April 18, 2024

Daily Hive asks if big-city retirement is possible in Canada

An article in The Daily Hive took a look at how possible it is to retire in a big Canadian city at age 65.

The results of their research are a little depressing.

“Living in a major Canadian city is already expensive, and in recent years, food and housing costs have skyrocketed. Those looking to buy a home are intimidated by substantial down payments and high mortgages with bloated interest rates. Others are dealing with soaring rent,” The Daily Hive reports.

Citing research from Swedish firm Sambla, the publication notes that in a ranking of the most expensive countries to retire in, Canada “placed pretty high at number six.”

And, the article continues, Sambla’s conclusion was that “with an average retirement age of 60 and an average life expectancy of 83, Canadians would need to save around $300,500 to retire.”

When asked about the possibility of retiring at 65 in a large Canadian city, Reddit users painted a pretty bleak picture, The Daily Hive notes.

“Most responses ranged from worrying to, well, really, really depressing. It’s clear that retirement, as our parents knew it, no longer exists in Canada,” the article notes.

Here are some of the Reddit comments, from The Daily Hive article, on whether or not retirement at 65 is possible in big-city Canada:

  • “Is retirement even a word in Canada anymore? Prices just keep going up and wages stay the same; it just doesn’t make sense.”
  • “I’m 42. At my current trajectory, I can expect to retire comfortably at age 275.”
  • “I’ll be lucky if I can retire at age 95.”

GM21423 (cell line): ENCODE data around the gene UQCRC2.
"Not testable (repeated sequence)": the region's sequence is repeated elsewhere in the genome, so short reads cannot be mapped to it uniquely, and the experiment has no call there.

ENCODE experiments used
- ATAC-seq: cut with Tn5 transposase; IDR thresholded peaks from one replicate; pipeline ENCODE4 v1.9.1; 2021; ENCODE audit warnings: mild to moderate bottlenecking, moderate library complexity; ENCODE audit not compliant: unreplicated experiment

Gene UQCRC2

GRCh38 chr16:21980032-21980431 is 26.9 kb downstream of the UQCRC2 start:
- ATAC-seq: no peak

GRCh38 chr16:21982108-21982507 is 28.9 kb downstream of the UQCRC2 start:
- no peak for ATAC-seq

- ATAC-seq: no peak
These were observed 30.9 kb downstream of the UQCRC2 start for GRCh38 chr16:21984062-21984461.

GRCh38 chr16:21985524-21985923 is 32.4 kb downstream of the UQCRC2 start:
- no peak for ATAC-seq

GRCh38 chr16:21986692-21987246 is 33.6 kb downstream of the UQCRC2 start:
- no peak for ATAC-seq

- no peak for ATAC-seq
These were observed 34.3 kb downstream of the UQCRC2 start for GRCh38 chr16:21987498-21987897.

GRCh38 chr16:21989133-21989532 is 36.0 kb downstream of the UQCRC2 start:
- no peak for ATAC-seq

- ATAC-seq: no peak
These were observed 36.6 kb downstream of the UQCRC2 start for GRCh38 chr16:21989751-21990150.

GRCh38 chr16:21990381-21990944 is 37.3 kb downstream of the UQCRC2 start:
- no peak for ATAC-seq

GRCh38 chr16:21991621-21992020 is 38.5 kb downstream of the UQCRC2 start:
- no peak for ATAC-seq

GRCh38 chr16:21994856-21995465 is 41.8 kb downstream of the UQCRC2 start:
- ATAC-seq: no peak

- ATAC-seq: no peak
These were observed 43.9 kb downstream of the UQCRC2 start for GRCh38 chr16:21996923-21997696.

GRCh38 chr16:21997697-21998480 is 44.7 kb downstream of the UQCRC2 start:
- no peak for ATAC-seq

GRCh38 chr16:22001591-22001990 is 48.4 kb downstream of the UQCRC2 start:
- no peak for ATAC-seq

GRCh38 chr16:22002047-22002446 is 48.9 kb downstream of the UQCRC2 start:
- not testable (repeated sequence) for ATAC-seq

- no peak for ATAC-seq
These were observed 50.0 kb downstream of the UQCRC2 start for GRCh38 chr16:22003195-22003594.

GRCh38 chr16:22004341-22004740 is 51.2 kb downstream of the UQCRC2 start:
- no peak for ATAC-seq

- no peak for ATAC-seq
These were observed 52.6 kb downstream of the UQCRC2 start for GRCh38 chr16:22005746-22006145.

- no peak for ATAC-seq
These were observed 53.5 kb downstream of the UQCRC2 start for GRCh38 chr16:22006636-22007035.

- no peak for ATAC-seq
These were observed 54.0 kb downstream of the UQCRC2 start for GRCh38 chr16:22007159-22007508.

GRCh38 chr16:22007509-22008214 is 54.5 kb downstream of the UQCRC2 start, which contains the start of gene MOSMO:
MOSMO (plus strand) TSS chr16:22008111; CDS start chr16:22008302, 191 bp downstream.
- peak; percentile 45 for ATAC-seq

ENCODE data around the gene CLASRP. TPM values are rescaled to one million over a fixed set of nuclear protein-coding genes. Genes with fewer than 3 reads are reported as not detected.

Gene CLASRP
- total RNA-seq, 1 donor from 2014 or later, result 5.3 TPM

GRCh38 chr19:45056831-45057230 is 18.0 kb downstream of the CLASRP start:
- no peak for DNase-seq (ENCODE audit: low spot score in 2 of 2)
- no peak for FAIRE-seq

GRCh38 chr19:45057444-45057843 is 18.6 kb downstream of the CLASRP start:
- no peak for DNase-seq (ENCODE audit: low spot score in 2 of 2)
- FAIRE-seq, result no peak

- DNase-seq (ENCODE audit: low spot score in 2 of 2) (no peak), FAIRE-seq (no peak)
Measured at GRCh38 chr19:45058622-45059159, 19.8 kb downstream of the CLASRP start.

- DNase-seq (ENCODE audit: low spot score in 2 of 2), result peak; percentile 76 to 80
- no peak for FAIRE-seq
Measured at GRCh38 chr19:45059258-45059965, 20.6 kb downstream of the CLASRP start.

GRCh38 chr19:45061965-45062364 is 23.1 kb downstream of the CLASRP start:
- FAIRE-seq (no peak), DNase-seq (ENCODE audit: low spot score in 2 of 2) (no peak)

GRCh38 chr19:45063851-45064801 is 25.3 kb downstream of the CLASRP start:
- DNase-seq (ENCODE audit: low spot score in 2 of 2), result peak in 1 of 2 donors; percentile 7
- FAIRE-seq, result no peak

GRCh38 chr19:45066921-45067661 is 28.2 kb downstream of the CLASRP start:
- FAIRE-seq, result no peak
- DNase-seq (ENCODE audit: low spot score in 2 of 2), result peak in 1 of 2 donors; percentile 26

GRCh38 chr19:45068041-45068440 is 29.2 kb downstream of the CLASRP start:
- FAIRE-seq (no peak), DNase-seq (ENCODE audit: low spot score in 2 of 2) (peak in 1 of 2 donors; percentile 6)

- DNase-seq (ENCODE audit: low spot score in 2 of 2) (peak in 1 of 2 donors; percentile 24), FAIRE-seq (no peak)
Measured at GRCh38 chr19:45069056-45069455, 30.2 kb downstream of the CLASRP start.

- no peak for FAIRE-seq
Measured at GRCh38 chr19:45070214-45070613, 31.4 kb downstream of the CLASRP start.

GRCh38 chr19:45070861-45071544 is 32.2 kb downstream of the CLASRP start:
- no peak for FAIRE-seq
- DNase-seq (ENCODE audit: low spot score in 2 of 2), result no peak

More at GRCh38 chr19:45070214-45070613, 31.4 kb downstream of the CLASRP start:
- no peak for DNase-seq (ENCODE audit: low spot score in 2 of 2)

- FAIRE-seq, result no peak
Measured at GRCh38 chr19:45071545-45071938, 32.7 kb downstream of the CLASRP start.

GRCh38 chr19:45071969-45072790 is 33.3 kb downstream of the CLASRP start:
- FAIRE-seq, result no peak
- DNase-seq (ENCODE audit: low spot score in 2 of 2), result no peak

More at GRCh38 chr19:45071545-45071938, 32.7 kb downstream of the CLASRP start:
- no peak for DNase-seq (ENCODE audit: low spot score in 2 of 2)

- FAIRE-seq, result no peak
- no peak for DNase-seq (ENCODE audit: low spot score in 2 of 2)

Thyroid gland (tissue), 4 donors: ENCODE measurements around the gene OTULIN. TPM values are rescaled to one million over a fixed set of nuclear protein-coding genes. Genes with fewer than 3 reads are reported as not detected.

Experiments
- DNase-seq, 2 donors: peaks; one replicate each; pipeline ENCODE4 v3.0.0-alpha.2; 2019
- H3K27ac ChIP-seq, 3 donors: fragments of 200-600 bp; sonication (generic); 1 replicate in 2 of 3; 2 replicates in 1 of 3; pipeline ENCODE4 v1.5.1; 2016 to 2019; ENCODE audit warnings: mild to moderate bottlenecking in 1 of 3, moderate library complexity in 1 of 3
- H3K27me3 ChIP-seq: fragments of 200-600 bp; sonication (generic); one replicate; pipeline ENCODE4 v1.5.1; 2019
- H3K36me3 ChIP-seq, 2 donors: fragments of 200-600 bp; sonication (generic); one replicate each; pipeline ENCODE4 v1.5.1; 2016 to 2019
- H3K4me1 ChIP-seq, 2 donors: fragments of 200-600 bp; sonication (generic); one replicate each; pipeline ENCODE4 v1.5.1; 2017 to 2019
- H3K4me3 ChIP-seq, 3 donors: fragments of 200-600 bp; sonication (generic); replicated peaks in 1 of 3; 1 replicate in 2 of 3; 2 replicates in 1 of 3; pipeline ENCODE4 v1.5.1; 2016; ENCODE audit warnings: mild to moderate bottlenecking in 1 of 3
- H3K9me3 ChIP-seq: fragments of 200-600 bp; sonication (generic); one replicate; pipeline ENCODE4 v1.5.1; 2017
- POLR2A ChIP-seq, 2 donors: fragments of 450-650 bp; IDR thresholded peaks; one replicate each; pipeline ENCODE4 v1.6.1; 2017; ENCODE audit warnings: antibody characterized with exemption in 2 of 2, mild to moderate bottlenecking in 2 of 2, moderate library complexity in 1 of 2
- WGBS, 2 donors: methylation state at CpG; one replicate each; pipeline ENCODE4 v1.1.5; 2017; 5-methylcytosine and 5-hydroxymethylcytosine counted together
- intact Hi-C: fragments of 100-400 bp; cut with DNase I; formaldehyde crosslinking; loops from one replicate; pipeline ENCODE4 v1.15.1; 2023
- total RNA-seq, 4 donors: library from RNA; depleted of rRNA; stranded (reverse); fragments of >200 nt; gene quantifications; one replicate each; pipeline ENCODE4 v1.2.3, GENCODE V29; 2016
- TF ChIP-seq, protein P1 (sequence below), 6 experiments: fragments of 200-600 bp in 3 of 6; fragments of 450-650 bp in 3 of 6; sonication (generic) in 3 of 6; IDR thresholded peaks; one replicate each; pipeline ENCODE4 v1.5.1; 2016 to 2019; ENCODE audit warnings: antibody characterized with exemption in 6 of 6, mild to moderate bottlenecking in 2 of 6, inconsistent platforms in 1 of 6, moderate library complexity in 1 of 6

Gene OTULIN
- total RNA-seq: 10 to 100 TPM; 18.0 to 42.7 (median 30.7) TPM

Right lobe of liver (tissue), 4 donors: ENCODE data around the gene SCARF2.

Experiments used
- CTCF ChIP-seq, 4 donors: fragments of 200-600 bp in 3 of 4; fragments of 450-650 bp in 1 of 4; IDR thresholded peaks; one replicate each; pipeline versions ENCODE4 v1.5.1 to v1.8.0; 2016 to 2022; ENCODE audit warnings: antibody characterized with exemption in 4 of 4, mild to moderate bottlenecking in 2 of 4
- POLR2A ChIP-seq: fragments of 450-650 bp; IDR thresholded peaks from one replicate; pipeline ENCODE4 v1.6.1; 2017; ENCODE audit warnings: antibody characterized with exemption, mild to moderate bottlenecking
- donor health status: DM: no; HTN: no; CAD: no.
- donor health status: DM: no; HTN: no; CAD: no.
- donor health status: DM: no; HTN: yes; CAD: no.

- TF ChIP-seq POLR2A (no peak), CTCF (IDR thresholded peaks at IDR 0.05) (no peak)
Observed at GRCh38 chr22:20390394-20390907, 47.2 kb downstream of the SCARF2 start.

• “Yes, as long as I die by the age of 64.”
  • “I will work until I die. Not by choice.”

Another Reddit post, the article notes, suggested that retirement is only possible “for those who have inheritances when their parents or other family members die.”

The article goes on to note that Canadians are, according to Statistics Canada, working longer and retiring later.

“Statistics Canada data shows that Canadians are, on average, working for longer periods before retiring. In 1998, the average age of retirement for public sector, private sector, and self-employed workers was 60.9 years. Now, it is 65.1 years,” The Daily Hive reports.

It’s a little concerning to see how some people feel about retirement. We sometimes hear similar stories from those who are buried under debt – that they’ll never get out from under it.

It’s important to have some sort of retirement savings plan to help fund your future. If you’re in a pension plan or retirement program at work, that’s a huge help. If you don’t have a plan, and are trying to save on your own for retirement, the Saskatchewan Pension Plan may be just what you’ve been looking for.

SPP will take your hard-saved dollars and will invest them in a low-cost, professionally managed, pooled fund. When it’s time to turn your investments into income, you can choose to receive monthly lifetime annuity payment, or SPP’s Variable Benefit, where you decide how much to take in income, and when.

Check out SPP today!

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Written by Martin Biefer

Martin Biefer is Senior Pension Writer at Avery & Kerr Communications in Nepean, Ontario. A veteran reporter, editor and pension communicator, he’s now a freelancer. Interests include golf, line dancing and classic rock, and playing guitar. Got a story idea? Let Martin know via LinkedIn.

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